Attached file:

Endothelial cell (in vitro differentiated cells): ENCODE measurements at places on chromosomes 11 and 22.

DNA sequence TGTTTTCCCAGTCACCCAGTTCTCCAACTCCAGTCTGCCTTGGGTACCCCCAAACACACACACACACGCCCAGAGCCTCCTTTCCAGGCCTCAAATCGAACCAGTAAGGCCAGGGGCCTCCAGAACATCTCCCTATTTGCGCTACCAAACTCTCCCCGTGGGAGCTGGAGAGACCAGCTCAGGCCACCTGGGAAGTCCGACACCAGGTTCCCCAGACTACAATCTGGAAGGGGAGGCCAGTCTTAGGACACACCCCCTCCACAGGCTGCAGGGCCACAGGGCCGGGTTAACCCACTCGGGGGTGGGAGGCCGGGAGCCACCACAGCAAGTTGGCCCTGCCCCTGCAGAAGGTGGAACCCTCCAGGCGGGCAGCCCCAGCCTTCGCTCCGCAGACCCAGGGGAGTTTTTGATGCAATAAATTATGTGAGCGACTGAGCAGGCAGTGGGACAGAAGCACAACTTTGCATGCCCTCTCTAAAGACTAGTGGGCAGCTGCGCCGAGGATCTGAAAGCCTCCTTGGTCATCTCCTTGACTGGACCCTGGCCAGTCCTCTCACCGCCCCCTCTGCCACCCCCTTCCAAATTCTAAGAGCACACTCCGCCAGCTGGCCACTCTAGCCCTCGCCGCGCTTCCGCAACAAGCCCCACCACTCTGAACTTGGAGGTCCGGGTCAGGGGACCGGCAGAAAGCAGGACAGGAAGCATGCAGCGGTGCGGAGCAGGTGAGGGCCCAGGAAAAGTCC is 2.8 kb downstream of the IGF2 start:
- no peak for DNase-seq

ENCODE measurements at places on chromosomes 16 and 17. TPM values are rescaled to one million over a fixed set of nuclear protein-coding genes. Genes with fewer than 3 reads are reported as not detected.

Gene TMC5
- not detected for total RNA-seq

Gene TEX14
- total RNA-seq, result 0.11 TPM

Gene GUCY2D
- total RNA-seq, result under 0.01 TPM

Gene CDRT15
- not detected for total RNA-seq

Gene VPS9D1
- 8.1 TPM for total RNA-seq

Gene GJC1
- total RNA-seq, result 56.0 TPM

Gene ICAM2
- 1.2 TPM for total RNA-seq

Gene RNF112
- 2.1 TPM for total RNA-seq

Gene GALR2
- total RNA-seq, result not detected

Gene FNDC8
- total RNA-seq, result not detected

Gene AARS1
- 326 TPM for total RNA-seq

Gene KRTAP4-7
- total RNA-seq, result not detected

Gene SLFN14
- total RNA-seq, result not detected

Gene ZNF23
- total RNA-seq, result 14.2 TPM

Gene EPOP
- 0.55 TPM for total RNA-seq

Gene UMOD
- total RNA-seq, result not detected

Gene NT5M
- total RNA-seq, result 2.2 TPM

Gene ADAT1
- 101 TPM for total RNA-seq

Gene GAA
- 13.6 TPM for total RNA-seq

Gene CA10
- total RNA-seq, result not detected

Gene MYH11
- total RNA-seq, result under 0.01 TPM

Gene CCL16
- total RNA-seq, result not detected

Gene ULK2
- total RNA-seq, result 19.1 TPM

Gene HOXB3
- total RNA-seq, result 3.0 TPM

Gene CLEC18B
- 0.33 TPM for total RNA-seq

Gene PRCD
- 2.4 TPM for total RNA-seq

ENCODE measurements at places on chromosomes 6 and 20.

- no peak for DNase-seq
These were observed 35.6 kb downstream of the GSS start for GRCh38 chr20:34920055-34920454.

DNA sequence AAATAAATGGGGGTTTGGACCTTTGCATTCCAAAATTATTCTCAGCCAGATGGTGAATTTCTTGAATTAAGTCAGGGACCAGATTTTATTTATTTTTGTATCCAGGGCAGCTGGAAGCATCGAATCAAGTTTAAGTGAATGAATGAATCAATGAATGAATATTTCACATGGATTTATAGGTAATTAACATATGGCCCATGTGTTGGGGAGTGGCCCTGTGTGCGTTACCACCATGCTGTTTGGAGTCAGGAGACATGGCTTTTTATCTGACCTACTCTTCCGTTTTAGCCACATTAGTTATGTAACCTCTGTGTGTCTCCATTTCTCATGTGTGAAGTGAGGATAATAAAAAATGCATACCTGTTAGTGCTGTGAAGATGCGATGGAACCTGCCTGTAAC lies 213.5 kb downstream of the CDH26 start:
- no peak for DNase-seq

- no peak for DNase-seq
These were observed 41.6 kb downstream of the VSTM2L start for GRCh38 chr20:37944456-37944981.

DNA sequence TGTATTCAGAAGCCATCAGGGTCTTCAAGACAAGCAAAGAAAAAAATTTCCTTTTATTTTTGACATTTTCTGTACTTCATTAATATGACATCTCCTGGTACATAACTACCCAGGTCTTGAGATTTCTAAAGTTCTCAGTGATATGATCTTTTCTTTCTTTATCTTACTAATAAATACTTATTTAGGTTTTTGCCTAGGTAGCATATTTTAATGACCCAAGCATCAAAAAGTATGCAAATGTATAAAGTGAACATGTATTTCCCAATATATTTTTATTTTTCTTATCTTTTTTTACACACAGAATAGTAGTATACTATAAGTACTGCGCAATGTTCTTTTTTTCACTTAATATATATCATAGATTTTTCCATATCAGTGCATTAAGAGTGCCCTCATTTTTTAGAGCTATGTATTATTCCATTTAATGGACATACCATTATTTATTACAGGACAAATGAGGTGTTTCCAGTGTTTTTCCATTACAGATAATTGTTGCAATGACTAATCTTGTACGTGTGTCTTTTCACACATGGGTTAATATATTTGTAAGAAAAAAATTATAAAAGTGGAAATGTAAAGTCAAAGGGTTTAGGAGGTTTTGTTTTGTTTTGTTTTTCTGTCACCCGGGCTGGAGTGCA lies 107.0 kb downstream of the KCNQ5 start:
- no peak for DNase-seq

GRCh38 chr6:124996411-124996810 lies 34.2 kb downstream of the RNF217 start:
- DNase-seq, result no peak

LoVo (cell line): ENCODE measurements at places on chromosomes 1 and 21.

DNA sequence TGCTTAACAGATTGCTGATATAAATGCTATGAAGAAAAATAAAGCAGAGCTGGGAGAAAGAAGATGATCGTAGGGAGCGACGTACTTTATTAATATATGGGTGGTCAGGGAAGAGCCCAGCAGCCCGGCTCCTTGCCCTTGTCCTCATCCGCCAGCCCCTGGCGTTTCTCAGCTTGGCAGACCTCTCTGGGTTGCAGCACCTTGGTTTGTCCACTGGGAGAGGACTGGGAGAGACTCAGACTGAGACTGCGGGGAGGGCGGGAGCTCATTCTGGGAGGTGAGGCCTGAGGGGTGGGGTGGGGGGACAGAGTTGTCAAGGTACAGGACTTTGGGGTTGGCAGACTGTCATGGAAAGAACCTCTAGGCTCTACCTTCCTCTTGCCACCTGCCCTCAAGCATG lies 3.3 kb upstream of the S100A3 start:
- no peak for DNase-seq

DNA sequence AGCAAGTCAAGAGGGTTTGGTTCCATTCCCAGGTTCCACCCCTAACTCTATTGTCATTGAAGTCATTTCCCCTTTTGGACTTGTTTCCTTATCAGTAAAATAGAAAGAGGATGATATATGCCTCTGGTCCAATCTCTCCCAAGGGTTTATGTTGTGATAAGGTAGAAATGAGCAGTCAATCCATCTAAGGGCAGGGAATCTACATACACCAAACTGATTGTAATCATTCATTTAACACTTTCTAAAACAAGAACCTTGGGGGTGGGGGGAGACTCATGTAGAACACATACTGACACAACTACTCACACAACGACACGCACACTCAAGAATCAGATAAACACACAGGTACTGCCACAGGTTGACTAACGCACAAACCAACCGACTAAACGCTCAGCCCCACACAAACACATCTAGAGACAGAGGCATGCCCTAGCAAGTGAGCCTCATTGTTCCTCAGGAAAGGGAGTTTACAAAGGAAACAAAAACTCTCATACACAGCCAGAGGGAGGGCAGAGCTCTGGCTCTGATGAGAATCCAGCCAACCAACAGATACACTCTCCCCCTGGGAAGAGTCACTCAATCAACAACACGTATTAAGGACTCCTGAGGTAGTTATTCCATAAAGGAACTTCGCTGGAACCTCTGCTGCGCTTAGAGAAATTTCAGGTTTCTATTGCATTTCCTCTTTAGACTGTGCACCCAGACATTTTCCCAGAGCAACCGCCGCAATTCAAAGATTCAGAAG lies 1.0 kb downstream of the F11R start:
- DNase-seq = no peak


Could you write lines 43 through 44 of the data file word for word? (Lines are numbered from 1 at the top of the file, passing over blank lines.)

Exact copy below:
Gene CA10
- total RNA-seq, result not detected